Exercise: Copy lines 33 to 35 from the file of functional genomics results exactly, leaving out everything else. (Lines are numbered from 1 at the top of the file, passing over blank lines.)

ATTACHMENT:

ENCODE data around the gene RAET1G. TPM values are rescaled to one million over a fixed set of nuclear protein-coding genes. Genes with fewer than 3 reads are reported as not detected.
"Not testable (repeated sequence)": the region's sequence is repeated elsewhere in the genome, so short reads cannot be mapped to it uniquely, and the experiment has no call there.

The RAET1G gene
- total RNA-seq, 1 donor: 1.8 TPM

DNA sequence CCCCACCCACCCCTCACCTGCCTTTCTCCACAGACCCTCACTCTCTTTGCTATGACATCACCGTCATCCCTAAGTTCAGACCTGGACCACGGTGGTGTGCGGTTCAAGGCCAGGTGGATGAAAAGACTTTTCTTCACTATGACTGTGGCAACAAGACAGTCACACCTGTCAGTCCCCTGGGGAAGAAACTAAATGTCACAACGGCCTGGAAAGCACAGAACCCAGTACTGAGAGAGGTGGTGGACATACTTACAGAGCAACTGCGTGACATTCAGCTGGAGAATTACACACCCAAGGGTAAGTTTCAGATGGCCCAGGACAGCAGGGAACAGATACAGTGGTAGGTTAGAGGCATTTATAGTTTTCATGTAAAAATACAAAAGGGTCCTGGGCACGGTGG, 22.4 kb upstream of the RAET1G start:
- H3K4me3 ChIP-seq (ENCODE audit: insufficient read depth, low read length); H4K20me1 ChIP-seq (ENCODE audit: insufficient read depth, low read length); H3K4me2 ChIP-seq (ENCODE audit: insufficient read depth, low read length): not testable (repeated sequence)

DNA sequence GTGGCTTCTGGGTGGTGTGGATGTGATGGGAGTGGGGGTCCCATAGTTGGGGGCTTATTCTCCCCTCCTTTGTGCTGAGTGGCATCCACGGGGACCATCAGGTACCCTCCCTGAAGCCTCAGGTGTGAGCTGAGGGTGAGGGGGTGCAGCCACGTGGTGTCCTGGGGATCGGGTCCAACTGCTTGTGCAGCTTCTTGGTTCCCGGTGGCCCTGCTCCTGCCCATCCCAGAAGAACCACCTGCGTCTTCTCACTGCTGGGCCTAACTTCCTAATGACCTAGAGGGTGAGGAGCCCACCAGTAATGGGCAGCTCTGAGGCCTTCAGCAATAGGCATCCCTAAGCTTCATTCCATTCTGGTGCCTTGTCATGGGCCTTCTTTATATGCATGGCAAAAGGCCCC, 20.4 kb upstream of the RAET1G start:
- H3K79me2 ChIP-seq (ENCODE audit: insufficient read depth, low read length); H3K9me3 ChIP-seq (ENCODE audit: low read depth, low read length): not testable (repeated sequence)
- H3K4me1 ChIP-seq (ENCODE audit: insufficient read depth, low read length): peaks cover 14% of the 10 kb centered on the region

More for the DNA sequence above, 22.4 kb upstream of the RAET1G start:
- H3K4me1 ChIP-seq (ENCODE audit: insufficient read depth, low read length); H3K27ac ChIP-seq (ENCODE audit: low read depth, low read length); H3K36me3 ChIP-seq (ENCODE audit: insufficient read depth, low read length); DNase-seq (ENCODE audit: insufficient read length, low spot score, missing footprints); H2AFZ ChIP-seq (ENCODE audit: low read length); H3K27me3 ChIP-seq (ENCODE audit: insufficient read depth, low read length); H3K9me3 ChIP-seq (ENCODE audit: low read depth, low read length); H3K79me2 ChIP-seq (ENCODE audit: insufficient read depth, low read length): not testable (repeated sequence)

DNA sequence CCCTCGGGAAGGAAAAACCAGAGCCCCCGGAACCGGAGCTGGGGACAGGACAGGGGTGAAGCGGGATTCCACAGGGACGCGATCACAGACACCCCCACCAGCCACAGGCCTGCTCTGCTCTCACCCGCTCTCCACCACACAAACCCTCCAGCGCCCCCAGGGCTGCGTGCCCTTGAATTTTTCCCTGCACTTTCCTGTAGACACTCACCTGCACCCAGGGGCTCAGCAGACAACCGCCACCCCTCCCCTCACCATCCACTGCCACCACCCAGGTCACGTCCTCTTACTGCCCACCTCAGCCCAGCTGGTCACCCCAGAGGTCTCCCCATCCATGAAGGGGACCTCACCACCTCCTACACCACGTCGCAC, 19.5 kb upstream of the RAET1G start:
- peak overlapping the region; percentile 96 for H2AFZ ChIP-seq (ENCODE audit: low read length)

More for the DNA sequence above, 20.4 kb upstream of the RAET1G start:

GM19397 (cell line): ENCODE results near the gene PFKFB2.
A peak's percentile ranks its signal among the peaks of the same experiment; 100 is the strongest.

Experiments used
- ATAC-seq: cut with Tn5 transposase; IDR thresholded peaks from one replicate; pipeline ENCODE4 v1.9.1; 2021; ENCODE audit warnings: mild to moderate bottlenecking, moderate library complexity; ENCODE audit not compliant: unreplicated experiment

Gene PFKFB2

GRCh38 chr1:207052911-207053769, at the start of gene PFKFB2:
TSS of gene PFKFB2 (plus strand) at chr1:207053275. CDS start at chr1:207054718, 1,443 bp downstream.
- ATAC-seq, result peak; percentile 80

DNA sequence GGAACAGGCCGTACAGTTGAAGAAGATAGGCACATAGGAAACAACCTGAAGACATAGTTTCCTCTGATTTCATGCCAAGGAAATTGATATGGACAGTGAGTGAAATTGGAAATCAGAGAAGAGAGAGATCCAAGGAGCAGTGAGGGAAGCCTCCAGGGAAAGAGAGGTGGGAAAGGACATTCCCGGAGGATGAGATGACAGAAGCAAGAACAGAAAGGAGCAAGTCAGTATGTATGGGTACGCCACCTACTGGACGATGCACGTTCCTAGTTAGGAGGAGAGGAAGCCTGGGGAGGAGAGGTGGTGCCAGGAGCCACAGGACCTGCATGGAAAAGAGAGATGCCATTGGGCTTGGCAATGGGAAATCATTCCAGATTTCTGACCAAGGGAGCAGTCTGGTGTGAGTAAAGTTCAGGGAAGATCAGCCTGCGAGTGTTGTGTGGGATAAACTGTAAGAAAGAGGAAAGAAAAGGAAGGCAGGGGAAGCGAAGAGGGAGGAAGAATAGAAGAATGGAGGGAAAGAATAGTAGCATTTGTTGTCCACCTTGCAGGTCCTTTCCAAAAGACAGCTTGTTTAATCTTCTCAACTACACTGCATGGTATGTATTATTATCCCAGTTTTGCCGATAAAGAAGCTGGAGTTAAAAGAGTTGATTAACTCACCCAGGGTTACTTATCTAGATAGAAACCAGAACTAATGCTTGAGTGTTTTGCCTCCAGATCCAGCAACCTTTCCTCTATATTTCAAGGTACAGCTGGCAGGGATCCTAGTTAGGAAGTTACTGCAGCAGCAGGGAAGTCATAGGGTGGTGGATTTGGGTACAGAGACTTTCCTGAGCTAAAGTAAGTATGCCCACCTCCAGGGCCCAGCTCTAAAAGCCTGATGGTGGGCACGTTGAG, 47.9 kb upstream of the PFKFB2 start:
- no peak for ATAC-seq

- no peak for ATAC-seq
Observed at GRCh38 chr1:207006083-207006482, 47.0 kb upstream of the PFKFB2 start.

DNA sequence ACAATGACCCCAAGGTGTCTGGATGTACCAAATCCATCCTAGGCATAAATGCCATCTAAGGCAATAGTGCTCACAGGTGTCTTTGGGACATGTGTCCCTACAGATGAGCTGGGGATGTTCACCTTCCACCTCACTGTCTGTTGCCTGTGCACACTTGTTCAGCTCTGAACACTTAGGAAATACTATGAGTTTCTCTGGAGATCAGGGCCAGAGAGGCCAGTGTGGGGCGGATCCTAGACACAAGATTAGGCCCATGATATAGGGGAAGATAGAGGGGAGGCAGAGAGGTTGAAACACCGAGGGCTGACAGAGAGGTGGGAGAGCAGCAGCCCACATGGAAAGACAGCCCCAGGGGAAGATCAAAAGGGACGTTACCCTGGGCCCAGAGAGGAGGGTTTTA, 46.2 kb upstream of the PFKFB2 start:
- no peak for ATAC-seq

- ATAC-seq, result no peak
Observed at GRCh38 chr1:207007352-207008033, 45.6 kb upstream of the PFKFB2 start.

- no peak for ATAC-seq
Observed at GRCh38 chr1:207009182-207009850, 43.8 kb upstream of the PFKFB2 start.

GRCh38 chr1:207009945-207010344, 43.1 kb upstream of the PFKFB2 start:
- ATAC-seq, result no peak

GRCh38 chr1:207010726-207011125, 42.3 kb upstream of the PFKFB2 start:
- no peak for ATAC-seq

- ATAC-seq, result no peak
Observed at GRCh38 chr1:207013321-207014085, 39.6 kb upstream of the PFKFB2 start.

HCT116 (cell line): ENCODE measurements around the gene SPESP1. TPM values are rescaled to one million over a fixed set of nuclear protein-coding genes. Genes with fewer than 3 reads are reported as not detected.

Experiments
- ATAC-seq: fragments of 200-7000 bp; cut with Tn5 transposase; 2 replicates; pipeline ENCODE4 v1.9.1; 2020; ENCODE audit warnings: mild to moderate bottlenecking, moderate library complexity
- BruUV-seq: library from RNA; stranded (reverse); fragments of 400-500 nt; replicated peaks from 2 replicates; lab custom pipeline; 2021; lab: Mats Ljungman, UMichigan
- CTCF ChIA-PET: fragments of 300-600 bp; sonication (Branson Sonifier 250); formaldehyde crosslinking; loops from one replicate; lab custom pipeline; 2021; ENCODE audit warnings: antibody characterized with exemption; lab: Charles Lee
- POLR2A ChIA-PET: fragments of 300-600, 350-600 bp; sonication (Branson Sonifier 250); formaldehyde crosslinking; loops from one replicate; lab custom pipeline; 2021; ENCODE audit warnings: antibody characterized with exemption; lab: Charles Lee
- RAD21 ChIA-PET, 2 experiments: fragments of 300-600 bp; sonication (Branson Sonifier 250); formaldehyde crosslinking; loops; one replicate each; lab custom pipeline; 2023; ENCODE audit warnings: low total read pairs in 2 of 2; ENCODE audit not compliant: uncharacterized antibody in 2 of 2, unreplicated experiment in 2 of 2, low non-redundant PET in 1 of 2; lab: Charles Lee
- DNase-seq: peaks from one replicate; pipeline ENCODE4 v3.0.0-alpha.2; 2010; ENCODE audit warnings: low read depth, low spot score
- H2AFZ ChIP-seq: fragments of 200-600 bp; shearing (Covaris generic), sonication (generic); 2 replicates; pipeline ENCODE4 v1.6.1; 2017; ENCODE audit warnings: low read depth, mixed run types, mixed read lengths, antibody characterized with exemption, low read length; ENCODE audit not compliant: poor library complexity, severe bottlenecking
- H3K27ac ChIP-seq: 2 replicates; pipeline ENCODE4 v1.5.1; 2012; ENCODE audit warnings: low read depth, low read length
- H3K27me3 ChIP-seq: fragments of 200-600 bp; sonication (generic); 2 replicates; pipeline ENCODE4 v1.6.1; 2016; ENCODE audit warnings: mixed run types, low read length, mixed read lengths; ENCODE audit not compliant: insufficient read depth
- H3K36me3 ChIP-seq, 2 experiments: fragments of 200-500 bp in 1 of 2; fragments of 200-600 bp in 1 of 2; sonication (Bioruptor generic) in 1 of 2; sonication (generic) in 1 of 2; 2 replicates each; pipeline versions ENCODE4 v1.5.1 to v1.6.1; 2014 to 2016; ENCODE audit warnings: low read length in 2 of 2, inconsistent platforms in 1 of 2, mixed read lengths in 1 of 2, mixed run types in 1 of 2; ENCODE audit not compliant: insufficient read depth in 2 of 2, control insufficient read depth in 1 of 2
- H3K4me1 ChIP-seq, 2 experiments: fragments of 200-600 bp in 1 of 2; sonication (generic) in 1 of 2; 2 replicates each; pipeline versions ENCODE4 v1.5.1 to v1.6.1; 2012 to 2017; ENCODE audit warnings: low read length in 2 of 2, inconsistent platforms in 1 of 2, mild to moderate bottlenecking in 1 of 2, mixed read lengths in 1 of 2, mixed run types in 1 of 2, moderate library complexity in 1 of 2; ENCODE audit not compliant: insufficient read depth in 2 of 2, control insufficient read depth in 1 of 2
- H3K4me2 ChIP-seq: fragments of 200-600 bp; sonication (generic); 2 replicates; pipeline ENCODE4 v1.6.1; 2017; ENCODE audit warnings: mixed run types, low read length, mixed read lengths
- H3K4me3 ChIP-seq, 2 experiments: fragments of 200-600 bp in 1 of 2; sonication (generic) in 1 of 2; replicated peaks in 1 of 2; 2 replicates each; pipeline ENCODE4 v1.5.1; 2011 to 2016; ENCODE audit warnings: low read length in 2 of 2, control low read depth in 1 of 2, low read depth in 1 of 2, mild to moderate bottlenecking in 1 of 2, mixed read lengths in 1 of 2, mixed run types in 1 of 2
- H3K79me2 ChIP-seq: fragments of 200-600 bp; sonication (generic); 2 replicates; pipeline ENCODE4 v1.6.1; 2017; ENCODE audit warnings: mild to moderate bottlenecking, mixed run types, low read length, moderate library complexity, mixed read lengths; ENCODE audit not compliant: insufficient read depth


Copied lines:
GRCh38 chr1:207009945-207010344, 43.1 kb upstream of the PFKFB2 start:
- ATAC-seq, result no peak

GRCh38 chr1:207010726-207011125, 42.3 kb upstream of the PFKFB2 start: